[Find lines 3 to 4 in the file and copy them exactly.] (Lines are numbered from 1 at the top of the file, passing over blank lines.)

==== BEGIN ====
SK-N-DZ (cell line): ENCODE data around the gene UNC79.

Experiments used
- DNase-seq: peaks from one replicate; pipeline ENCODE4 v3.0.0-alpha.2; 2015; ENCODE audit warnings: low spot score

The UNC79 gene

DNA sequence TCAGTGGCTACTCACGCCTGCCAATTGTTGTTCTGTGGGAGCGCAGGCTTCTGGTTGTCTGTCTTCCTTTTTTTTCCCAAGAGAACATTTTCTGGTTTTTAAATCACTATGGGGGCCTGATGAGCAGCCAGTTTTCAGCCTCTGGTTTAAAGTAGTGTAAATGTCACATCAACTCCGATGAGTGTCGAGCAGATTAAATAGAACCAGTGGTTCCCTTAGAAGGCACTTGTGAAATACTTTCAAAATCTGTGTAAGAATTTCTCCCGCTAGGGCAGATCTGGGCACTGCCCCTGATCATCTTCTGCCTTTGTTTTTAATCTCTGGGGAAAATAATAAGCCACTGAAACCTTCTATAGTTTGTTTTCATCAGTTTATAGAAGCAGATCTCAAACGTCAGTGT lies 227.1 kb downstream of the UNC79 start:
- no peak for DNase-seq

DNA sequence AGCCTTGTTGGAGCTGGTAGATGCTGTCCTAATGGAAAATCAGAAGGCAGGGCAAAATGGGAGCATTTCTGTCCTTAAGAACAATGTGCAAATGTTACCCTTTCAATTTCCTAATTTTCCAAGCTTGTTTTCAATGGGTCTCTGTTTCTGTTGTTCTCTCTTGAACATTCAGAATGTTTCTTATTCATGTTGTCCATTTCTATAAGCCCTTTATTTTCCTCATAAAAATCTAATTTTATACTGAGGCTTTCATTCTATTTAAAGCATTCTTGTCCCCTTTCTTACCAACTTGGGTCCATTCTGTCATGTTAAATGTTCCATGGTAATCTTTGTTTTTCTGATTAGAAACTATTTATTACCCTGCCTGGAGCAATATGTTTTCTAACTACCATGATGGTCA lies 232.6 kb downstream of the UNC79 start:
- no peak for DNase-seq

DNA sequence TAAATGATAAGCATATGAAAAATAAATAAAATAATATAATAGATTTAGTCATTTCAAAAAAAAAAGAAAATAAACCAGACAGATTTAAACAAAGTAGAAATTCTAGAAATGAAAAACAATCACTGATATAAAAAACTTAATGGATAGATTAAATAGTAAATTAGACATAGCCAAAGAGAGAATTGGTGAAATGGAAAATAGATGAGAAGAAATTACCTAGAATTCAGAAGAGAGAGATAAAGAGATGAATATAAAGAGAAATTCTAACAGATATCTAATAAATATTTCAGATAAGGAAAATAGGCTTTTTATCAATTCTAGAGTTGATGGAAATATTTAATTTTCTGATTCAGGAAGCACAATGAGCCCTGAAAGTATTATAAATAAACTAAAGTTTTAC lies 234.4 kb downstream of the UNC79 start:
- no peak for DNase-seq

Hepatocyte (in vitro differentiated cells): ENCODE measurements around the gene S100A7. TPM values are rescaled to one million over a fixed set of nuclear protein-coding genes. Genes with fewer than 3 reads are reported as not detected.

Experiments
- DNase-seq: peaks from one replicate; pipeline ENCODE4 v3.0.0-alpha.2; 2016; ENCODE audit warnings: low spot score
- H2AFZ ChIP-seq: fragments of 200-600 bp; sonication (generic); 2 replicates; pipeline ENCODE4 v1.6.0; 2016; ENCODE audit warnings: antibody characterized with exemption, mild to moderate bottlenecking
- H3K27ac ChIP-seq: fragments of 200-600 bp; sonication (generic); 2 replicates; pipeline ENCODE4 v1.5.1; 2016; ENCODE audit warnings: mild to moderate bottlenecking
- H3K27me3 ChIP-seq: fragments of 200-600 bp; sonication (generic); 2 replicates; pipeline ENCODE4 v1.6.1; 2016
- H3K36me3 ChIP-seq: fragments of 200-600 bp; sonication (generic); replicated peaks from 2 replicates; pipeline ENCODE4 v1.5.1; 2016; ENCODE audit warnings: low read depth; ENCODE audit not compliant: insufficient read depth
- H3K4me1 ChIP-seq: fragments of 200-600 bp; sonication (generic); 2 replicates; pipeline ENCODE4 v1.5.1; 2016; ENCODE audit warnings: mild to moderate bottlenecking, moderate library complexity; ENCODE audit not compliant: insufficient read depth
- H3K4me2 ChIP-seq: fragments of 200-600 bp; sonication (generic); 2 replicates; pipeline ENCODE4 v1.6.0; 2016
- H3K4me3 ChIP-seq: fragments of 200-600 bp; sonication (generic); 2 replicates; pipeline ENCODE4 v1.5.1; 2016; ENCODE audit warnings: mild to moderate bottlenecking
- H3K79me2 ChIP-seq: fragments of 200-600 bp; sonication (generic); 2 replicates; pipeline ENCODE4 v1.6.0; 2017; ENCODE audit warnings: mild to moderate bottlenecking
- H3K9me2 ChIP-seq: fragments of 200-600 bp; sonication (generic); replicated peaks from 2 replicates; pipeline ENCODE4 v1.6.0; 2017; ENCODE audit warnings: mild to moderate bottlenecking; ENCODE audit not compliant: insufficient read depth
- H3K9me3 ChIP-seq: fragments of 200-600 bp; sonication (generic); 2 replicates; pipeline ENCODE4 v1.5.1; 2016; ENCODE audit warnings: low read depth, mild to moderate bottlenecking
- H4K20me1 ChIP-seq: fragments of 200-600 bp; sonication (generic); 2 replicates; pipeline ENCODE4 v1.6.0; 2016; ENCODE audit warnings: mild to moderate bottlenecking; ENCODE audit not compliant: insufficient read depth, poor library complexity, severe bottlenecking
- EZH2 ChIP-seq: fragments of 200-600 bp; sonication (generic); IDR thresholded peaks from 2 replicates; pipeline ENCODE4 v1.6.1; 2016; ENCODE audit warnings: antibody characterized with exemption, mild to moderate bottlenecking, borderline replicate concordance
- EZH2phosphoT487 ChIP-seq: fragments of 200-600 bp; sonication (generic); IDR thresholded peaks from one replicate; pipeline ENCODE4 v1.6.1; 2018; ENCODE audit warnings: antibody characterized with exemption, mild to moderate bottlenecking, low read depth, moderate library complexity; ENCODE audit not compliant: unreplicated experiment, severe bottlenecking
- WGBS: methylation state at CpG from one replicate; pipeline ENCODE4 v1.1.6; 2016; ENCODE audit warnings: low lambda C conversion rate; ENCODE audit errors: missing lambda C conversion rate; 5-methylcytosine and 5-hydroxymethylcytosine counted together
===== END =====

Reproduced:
- DNase-seq: peaks from one replicate; pipeline ENCODE4 v3.0.0-alpha.2; 2015; ENCODE audit warnings: low spot score

The UNC79 gene